Nine years ago, at a hearing loss convention in Providence, RI, immigrant angel investor and entrepreneur Joe Duarte came across a new technology for captioning phone calls. “It was the best I had ever seen,” he said.
Joe, who received his first hearing aid at age four, has spent years on the hunt for innovative hearing technologies. He left his job at IBM’s sonar acoustics engineering department to launch his own business, called Duartek. Its work focuses on hearing loops, devices designed to filter out background noise for hearing aid users. But Duarte kept looking for an effective solution to the phone call accessibility issue.
He used his daughter, Cristina, as a guinea pig to test technology when he attended exhibits. “He would always call me and say: ‘Hey, I am trying something,” says Cristina Duarte. Most solutions have been painfully slow with converting audio to text, so it took a while for Joe to respond. But this time was different.
“I remember that phone call like it was yesterday, and that was honestly the first time I had ever spoken to my father like he was hearing,” Cristina Duarte recalls. “It was incredible: I’d try to talk faster, and he was still understanding me. I remember saying: “You need this, this is amazing!”
From idea to launch
InnoCaption, the service that caught Joe’s attention, was started by Joseph Lee in 2007. Lee grew up in post-war South Korea and immigrated to the U.S. in the 1990s. After working for telecommunications giants like Samsung, Qualcomm, and Pantech, he decided to launch his own business. But it took five more years of R&D to develop the prototype for his mobile app.
Finally, in 2012, Lee showcased his prototype at the Hearing Loss Association of America (HLAA) Convention, where it was discovered by Joe Duarte. “I wanted to help get this service launched in any way I could,” he says.
According to Duarte, InnoCaption was at least 10 years ahead of all existing telephone captioning technologies available at the time. Duarte joined the company as an angel investor and, later, as co-CEO. The service currently has 10,000 users and raised approximately $2 million in funding prior to launching in 2016.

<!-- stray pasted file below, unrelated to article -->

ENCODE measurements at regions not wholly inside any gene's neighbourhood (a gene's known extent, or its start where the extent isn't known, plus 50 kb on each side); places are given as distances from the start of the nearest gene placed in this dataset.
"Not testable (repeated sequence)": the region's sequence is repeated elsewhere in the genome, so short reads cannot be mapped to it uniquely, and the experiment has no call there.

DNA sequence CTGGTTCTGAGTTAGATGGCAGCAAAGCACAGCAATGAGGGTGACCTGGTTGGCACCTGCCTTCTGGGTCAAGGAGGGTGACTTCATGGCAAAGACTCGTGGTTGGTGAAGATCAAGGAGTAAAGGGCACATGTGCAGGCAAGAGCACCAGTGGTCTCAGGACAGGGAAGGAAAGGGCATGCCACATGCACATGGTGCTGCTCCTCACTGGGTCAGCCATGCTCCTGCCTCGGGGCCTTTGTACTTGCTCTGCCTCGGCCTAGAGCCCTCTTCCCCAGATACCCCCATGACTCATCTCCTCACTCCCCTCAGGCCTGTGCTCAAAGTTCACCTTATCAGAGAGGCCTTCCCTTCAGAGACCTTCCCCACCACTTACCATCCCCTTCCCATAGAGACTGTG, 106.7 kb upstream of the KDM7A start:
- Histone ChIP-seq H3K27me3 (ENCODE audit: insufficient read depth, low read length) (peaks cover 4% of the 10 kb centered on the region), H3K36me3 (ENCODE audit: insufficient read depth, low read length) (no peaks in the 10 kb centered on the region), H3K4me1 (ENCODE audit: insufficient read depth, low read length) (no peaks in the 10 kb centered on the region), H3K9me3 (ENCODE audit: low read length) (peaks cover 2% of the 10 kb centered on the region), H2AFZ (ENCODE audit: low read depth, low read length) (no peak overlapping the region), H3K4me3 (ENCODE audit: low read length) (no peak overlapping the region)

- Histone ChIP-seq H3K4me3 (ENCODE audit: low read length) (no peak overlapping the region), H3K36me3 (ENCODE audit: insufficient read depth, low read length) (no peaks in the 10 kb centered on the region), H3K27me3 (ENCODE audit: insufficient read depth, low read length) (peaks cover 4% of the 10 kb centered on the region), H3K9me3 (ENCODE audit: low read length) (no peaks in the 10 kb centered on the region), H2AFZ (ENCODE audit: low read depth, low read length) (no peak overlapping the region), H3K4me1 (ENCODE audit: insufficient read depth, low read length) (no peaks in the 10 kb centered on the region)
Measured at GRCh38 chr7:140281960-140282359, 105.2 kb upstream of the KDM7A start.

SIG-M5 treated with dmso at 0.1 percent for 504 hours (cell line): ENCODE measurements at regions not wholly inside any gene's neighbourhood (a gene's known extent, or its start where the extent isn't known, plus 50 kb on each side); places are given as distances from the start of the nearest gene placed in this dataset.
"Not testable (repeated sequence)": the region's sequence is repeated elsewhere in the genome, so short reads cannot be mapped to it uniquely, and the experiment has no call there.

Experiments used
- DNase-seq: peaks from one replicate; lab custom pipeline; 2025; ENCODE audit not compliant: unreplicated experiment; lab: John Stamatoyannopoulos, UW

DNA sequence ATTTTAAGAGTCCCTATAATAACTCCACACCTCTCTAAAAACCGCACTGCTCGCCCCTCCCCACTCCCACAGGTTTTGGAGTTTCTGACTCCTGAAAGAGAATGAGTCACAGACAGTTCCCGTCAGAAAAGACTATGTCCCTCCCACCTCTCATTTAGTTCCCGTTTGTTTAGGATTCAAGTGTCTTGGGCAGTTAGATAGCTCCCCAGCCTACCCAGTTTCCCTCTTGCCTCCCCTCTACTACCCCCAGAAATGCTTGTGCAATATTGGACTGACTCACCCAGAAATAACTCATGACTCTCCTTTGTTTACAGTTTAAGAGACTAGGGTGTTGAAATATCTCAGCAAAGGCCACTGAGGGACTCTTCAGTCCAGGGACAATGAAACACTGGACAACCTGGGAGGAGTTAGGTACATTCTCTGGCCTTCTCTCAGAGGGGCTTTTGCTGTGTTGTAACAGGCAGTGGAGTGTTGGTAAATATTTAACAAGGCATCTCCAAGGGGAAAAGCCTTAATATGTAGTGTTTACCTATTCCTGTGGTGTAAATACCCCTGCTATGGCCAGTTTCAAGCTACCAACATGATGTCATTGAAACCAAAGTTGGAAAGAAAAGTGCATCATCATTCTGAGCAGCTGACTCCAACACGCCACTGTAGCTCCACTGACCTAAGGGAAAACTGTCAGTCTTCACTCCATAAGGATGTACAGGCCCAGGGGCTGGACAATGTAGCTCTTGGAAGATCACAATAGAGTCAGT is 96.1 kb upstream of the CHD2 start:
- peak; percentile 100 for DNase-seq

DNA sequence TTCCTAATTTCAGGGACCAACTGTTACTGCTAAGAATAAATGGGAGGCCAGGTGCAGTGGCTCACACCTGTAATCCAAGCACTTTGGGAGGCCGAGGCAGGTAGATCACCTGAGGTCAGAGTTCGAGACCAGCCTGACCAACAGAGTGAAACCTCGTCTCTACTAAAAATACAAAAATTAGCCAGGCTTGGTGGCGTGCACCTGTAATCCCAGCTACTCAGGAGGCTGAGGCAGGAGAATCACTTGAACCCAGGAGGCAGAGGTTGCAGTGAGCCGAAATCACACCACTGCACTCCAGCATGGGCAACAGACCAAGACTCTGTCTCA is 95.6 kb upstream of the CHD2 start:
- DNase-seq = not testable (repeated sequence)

Captions with an accent
The speed of services provided for deaf and hard-of-hearing people has improved significantly since the app was launched. “With 3G, sending data through mobile internet was slow,” Lee says. But since 4G was adopted more widely, sending audio has become much faster and easier.
InnoCaption currently offers real-time captioning of phone calls, using both automated speech recognition and live stenographers. The latter feature is especially helpful if the person on the other end of the line speaks with an accent, since most software programs still struggle to transcribe accented English.
“The technology works well for native speakers of English, but for people with accents we’re using stenographers,” Duarte says. Users can choose to switch to a stenographer if the captions are not coming through correctly with speech recognition.
A huge change
For the 48 million Americans with hearing loss, COVID-19 brought even more challenges. The demand for reliable communication services skyrocketed. As a result, in 2020 InnoCaption has seen a 65 percent increase in active users. Some people have been using the app with video conferencing platforms, such as Zoom, allowing for third-party captioning.
“The mobile landscape is changing,” observes Lee. “I believe eventually our users will be able to see captions on some kind of glasses or other mobile devices.” Lee is expecting “a huge change” in mobile technology for hearing loss within the next five years.
Accommodating different languages, removing barriers, including difficulties with accent transcription, and improving the accuracy of speech recognition would be the next steps for the app, believes Duarte. “Accuracy is incredibly important in the medical field, when you talk to doctors about prescriptions and medical information,” he adds.
InnoCaption is currently available in English and Spanish, with other languages in the testing phase. Duarte hopes one day his app could help him communicate in his native language, Portuguese.